After Brinsley Schwarz split-up in 1975, rhythm guitarist and frontman Ian Gomm embarked upon a solo career. By 1978, he had signed to Albion Records and was about to release his debut single Come On. A year later, in 1979, Ian Gomm had been signed by Stiff-Epic and had just released  his sophomore album Gomm With The Wind. One of the highlights was his moody and emotive cover Come On, where Ian Gomm transforms the Chuck Berry composition.

In 1965, The Pretty Things were about to released their eponymous debut album in Britain and America. When Fontana released the album on both sides of the Atlantic, the American and British versions had different track listings. The American version didn’t include the two Chuck Berry covers. This included Oh Baby Doll, where The Pretty Things stay true to the original and pay homage to Chuck Berry. It’s one of the highlights of The Pretty Things which reached number six in the UK charts. 

Four years after the tragic death of Buddy Holly, his cover of Brown-Eyed Handsome Man was released by the Coral label.  They had added a few overdubs to the single. This paid off and Brown-Eyed Handsome Man reached number three in the US Billboard 100. It’s a reminder of a true musical legend,  Buddy Holly as he unleashes a blistering cover of Brown-Eyed Handsome Man.

Despite commercial success eluding Chuck Berry’s singles in America by the mid-sixties, many British groups had covering his songs. This included one of the British Invasion groups, The Hollies. They covered Sweet Little Sixteen for their fourth album Would You Believe? It was released in 1966 on the Parlophone label. One of the album’s highlights was a scorching take on Sweet Little Sixteen, where The Hollies don’t stray to far from the original.

By 1968, Too Much Monkey Business was an oft-covered song. Several British Invasion bands, including The Kinks, The Hollies and The Yarbirds. Even The King, Elvis Presley had covered Too Much Monkey Business for a little known, budget priced album Singer Presents Elvis Singing “Flaming Star” And Others. It was only available from shops that sold Singer sewing machines. So the album passed many music fans by. However, those that discovered the album found Elvis delivering a irreverent and insouciant vocal as he rolls back the years.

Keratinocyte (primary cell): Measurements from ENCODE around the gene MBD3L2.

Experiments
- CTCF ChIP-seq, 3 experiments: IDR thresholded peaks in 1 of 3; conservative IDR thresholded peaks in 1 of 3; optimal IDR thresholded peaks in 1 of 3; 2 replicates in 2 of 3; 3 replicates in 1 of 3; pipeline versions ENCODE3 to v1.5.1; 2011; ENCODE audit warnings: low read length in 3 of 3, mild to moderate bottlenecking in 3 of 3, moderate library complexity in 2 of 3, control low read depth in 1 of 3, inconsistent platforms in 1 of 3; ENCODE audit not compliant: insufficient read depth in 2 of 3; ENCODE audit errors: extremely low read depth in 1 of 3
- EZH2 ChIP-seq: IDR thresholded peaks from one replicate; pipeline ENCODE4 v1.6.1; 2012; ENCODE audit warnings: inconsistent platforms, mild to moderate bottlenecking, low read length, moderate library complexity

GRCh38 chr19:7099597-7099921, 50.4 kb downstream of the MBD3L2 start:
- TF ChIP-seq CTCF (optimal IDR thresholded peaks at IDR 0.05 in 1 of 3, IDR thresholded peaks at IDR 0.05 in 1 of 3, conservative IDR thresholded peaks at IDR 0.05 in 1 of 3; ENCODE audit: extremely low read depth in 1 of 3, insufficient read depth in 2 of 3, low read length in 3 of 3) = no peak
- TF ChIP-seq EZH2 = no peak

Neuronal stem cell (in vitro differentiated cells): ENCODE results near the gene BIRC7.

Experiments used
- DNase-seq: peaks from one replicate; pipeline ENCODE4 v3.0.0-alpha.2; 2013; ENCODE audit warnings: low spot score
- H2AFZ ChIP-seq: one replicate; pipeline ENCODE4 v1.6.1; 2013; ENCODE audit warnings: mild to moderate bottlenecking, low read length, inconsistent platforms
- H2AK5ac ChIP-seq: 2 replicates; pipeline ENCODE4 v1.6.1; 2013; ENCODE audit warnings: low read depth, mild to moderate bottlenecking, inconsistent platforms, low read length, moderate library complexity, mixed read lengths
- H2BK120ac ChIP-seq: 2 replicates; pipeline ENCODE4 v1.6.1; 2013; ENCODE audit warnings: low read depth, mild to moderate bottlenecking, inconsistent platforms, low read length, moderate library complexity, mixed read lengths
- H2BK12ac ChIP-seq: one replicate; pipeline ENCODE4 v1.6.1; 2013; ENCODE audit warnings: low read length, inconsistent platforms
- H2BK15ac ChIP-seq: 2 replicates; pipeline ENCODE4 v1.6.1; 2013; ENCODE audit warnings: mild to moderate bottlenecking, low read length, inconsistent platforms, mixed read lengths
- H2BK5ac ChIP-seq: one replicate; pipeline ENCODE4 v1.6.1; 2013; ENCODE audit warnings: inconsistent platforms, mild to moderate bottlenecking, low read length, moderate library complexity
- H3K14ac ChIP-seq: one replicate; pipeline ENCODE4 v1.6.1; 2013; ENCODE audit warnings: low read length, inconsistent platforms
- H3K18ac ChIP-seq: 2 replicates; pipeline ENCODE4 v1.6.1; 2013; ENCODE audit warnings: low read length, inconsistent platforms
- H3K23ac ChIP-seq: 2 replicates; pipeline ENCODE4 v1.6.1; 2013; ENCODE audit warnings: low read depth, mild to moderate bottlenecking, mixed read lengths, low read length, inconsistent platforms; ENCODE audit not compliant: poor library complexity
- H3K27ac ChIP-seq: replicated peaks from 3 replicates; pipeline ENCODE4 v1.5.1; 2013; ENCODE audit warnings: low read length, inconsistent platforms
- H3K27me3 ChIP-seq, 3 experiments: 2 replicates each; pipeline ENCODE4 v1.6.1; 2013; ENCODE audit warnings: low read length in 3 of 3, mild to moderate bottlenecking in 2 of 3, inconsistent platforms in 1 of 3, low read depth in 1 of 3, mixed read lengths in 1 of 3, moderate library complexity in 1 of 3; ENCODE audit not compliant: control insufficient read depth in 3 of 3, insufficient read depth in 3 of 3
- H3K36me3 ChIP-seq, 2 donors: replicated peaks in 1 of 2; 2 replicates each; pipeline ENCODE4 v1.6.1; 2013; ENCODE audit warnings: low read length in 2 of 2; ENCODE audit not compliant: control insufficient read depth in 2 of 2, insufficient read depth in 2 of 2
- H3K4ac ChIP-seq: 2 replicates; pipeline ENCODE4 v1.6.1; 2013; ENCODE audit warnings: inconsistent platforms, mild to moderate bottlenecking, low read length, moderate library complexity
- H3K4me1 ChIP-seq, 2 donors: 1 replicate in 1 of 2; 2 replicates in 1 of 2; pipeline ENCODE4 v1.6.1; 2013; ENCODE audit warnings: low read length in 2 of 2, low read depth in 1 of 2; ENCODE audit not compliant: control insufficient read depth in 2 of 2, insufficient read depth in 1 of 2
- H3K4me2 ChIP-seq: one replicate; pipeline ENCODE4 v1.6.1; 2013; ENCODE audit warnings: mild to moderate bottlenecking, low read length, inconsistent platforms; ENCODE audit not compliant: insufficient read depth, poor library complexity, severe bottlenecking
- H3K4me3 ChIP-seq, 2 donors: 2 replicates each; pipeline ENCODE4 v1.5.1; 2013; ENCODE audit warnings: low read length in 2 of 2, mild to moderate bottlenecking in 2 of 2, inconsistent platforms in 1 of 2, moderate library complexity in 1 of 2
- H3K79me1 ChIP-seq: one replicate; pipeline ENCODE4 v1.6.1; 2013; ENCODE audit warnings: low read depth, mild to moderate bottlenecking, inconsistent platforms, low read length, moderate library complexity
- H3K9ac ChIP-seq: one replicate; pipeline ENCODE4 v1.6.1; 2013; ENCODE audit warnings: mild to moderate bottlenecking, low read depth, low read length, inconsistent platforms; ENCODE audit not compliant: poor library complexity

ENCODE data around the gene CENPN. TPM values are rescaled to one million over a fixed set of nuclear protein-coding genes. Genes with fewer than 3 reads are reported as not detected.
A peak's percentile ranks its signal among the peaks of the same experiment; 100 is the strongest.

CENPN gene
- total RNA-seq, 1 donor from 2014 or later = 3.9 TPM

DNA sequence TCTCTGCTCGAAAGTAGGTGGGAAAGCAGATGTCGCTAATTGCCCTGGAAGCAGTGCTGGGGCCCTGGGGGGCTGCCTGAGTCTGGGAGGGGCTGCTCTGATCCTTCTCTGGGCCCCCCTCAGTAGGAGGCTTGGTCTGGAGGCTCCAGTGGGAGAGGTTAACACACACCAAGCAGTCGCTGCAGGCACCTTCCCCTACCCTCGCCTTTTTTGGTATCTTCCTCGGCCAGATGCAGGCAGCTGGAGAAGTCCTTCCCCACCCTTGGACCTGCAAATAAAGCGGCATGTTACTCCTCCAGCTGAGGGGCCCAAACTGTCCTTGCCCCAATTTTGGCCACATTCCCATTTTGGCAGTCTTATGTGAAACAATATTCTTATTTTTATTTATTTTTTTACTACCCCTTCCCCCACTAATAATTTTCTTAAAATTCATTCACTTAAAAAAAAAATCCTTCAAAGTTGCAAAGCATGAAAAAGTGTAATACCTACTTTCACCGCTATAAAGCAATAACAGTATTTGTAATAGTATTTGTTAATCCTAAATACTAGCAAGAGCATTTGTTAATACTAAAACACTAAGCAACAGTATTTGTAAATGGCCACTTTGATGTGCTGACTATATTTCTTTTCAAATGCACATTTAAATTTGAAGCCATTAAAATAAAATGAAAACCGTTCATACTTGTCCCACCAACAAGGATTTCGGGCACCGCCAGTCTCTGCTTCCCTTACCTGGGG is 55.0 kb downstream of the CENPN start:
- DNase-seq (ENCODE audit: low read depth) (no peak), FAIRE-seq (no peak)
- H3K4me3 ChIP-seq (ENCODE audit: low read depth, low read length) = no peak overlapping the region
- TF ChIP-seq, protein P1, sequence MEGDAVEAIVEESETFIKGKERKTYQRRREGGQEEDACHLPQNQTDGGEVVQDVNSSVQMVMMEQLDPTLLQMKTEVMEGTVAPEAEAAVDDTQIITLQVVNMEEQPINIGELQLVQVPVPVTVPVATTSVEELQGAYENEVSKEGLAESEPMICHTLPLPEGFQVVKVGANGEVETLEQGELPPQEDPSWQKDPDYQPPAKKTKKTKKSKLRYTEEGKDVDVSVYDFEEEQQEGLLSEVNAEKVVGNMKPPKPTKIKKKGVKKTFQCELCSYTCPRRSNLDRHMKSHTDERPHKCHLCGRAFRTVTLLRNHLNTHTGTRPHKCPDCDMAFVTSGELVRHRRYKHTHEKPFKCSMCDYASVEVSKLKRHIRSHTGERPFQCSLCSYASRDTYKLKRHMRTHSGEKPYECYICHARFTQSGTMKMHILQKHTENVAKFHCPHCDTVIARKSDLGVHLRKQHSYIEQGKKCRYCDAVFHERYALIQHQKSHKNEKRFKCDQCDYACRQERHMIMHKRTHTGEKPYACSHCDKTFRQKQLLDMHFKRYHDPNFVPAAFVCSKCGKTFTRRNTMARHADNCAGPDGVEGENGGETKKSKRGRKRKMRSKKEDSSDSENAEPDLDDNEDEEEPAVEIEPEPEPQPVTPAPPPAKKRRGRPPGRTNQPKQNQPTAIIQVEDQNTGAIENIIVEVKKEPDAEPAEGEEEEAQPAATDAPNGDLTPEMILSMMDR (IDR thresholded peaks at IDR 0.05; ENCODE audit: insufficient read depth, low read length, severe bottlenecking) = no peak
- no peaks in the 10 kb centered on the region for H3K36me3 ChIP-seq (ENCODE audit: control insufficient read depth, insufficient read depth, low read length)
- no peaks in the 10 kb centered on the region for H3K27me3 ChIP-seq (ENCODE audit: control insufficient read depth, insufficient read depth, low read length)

John Hammond was only twenty-two when he released his sophomore album Big City Blues, on Vanguard in 1964. It featured a number of cover versions. Two of the cover versions were written by Chuck Berry, This included No Money Down, where John Hammond slows the tempo and reinvents this blues. It’s a tan tantalising taste of a future star of R&B and blues, John Hammond as he embarked on a long and successful career.

Originally, Havana Moon featured on Chuck Berry’s debut album After School Sessions in 1956. Twenty-seven years later, in 1983, Carlos Santana had recorded Havana Moon for his first album in three years. Havana Moon also lent its name to the album, which was released by CBS in 1983. It features a soulful vocal from Booker T as his all-star band combines blues rock and Latin.